Techniques for Mobile Location Estimation in UMTS
Thomas, Nicholas J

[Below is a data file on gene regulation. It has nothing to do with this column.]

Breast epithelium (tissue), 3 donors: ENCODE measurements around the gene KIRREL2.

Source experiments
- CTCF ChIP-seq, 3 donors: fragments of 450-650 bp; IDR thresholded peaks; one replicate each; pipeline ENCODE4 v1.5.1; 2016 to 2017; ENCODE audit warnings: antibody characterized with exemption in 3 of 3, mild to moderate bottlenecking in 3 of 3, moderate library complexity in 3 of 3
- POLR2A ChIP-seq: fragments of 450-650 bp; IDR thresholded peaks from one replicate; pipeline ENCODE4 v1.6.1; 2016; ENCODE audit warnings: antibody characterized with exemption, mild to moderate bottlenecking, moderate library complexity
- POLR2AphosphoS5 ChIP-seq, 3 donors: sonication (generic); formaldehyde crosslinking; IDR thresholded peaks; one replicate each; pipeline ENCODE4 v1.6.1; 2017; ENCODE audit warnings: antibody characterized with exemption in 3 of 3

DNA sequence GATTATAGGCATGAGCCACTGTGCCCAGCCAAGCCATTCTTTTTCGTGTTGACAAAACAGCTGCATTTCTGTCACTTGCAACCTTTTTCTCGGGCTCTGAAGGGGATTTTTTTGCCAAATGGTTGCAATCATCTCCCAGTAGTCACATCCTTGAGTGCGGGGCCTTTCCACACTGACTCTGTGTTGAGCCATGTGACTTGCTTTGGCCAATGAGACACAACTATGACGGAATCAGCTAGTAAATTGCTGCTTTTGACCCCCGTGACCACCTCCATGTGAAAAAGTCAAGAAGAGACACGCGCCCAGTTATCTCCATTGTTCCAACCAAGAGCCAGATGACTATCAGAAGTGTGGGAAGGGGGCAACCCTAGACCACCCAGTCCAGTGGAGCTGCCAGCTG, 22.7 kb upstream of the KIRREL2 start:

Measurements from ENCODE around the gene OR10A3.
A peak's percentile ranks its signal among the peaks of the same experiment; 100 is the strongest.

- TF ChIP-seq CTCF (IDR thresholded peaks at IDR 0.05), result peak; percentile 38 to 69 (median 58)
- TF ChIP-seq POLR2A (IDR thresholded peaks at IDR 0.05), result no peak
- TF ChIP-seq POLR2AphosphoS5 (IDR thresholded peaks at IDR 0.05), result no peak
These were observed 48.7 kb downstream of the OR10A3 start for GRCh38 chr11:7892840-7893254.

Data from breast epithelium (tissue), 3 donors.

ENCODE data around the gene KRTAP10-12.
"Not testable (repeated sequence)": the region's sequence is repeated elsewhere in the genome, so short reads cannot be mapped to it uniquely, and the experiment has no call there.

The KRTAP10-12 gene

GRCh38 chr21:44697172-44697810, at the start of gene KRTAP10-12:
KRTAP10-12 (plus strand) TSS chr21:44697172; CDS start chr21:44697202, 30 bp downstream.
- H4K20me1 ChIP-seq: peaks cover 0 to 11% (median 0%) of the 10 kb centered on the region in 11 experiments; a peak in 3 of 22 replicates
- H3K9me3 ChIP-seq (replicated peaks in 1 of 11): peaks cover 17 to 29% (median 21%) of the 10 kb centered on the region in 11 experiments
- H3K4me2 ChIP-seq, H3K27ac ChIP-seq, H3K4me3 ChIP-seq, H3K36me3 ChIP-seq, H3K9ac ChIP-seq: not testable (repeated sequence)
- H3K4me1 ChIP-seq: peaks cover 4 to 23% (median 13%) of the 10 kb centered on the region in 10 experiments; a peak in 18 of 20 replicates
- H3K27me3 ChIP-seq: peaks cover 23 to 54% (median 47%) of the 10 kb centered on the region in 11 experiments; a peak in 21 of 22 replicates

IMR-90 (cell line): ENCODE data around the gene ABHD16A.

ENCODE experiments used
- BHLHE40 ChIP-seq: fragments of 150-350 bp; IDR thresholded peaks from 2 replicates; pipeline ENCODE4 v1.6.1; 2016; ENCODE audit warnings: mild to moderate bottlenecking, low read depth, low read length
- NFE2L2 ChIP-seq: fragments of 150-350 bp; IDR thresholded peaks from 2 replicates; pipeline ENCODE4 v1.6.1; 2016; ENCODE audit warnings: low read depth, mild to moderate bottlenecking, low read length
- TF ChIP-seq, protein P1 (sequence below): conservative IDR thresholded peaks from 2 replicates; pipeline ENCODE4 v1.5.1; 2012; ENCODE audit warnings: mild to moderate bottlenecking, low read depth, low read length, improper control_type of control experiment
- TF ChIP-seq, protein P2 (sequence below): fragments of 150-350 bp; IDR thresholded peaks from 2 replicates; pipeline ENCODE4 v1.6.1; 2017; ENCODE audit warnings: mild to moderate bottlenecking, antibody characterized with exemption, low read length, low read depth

The subject area of this thesis is the locating of mobile users using the future 3rd generation spread spectrum communication system UMTS. The motivation behind this work is twofold: firstly the United States Federal Communications Commission (FCC) mandated the provision of user location into services in the United States of America due to the increasing number of emergency calls originating from unknown locations. Secondly the user location can enable a number of other potentially profit–making applications and services. These are generally thought to be the important new applications of the third generation mobile networks. The UMTS standard has now made provision for a time difference of arrival based mobile user location system in which the mobile measures time differences of arrival of received signals from surrounding base stations (BS’s). There are two main problems to such a technique: firstly the problem of detecting enough base stations to make a location fix, the so called ‘hearability’ problem. In spread spectrum systems all base stations transmit on the same bandwidth thus non–serving BS’s may not be detectable in normal operation. The second problem is non–line of sight (NLOS) propagation, in which time difference measurements (or any other measurement types) may be corrupted significantly, thus causing significant location error. The thesis of this work is that these two problems can be entirely overcome using spatial filtering of measurements and location estimates. Two constraints that are placed on the filtering algorithms are that the operation should be real time and that the precise distribution of NLOS errors is unknown (though certain key characteristics are exploited). A channel model is first developed, which specifically characterises line of sight and NLOS transitions as well as out of cell radio wave propagation. Several scenarios are then simulated. Slow moving users, low hearability and heavily NLOS conditions pose the biggest challenge. Spatial filtering is achieved by Kalman filters adapted to the problem, as well as simple averaging filters. Results show that improved location accuracy (to within FCC recommendations) is possible in all considered scenarios with spatial filtering as well as improved robustness to low hearability. The detection stage of the receiver is also analysed in detail and methods to improve hearability are presented. The performance of a hybrid location system using angle of arrival measurements of the mobile at the serving BS is also assessed. A fairly pessimistic model for the spread of NLOS errors is used, however significant location improvement is noted in several scenarios. Worst performance occurs in urban scenarios so finally a novel approach to user location is described which is robust to NLOS propagation conditions and also overcomes the hearability problem since only measurements at the serving BS are required. The technique, termed Scatterer Back Tracing (SBT), uses and requires multipaths to calculate the mobile location. Results suggest this SBT can provide extremely high location accuracy but is very sensitive to measurement noise.